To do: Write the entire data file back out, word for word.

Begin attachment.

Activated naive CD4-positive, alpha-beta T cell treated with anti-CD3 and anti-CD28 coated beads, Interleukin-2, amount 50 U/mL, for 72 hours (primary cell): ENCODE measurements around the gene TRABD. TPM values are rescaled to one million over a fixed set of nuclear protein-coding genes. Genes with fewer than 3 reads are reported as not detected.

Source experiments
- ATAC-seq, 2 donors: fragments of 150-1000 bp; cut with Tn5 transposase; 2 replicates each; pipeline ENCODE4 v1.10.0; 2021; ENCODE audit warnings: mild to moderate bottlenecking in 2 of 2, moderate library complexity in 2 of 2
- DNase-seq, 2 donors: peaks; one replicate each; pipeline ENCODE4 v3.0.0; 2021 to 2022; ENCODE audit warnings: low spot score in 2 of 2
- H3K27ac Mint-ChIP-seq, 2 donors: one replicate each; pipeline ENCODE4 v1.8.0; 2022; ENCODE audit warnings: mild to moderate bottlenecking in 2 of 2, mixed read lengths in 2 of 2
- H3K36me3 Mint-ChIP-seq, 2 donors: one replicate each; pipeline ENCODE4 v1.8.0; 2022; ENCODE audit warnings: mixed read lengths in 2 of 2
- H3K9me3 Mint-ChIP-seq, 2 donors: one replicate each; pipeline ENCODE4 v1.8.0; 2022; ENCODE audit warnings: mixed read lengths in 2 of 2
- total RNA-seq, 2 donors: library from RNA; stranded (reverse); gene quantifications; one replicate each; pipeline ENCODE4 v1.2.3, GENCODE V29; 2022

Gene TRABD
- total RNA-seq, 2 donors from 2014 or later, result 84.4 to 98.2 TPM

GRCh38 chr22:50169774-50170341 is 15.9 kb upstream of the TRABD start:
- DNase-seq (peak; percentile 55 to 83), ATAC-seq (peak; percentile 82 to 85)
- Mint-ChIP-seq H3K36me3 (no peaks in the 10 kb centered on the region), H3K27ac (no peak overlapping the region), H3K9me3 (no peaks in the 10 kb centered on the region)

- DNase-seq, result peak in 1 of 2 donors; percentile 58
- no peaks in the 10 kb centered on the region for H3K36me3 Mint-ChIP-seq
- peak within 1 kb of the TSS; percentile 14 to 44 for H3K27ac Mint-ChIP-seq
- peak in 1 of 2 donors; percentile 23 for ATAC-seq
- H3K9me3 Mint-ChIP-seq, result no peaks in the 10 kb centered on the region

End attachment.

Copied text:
Activated naive CD4-positive, alpha-beta T cell treated with anti-CD3 and anti-CD28 coated beads, Interleukin-2, amount 50 U/mL, for 72 hours (primary cell): ENCODE measurements around the gene TRABD. TPM values are rescaled to one million over a fixed set of nuclear protein-coding genes. Genes with fewer than 3 reads are reported as not detected.

Source experiments
- ATAC-seq, 2 donors: fragments of 150-1000 bp; cut with Tn5 transposase; 2 replicates each; pipeline ENCODE4 v1.10.0; 2021; ENCODE audit warnings: mild to moderate bottlenecking in 2 of 2, moderate library complexity in 2 of 2
- DNase-seq, 2 donors: peaks; one replicate each; pipeline ENCODE4 v3.0.0; 2021 to 2022; ENCODE audit warnings: low spot score in 2 of 2
- H3K27ac Mint-ChIP-seq, 2 donors: one replicate each; pipeline ENCODE4 v1.8.0; 2022; ENCODE audit warnings: mild to moderate bottlenecking in 2 of 2, mixed read lengths in 2 of 2
- H3K36me3 Mint-ChIP-seq, 2 donors: one replicate each; pipeline ENCODE4 v1.8.0; 2022; ENCODE audit warnings: mixed read lengths in 2 of 2
- H3K9me3 Mint-ChIP-seq, 2 donors: one replicate each; pipeline ENCODE4 v1.8.0; 2022; ENCODE audit warnings: mixed read lengths in 2 of 2
- total RNA-seq, 2 donors: library from RNA; stranded (reverse); gene quantifications; one replicate each; pipeline ENCODE4 v1.2.3, GENCODE V29; 2022

Gene TRABD
- total RNA-seq, 2 donors from 2014 or later, result 84.4 to 98.2 TPM

GRCh38 chr22:50169774-50170341 is 15.9 kb upstream of the TRABD start:
- DNase-seq (peak; percentile 55 to 83), ATAC-seq (peak; percentile 82 to 85)
- Mint-ChIP-seq H3K36me3 (no peaks in the 10 kb centered on the region), H3K27ac (no peak overlapping the region), H3K9me3 (no peaks in the 10 kb centered on the region)

- DNase-seq, result peak in 1 of 2 donors; percentile 58
- no peaks in the 10 kb centered on the region for H3K36me3 Mint-ChIP-seq
- peak within 1 kb of the TSS; percentile 14 to 44 for H3K27ac Mint-ChIP-seq
- peak in 1 of 2 donors; percentile 23 for ATAC-seq
- H3K9me3 Mint-ChIP-seq, result no peaks in the 10 kb centered on the region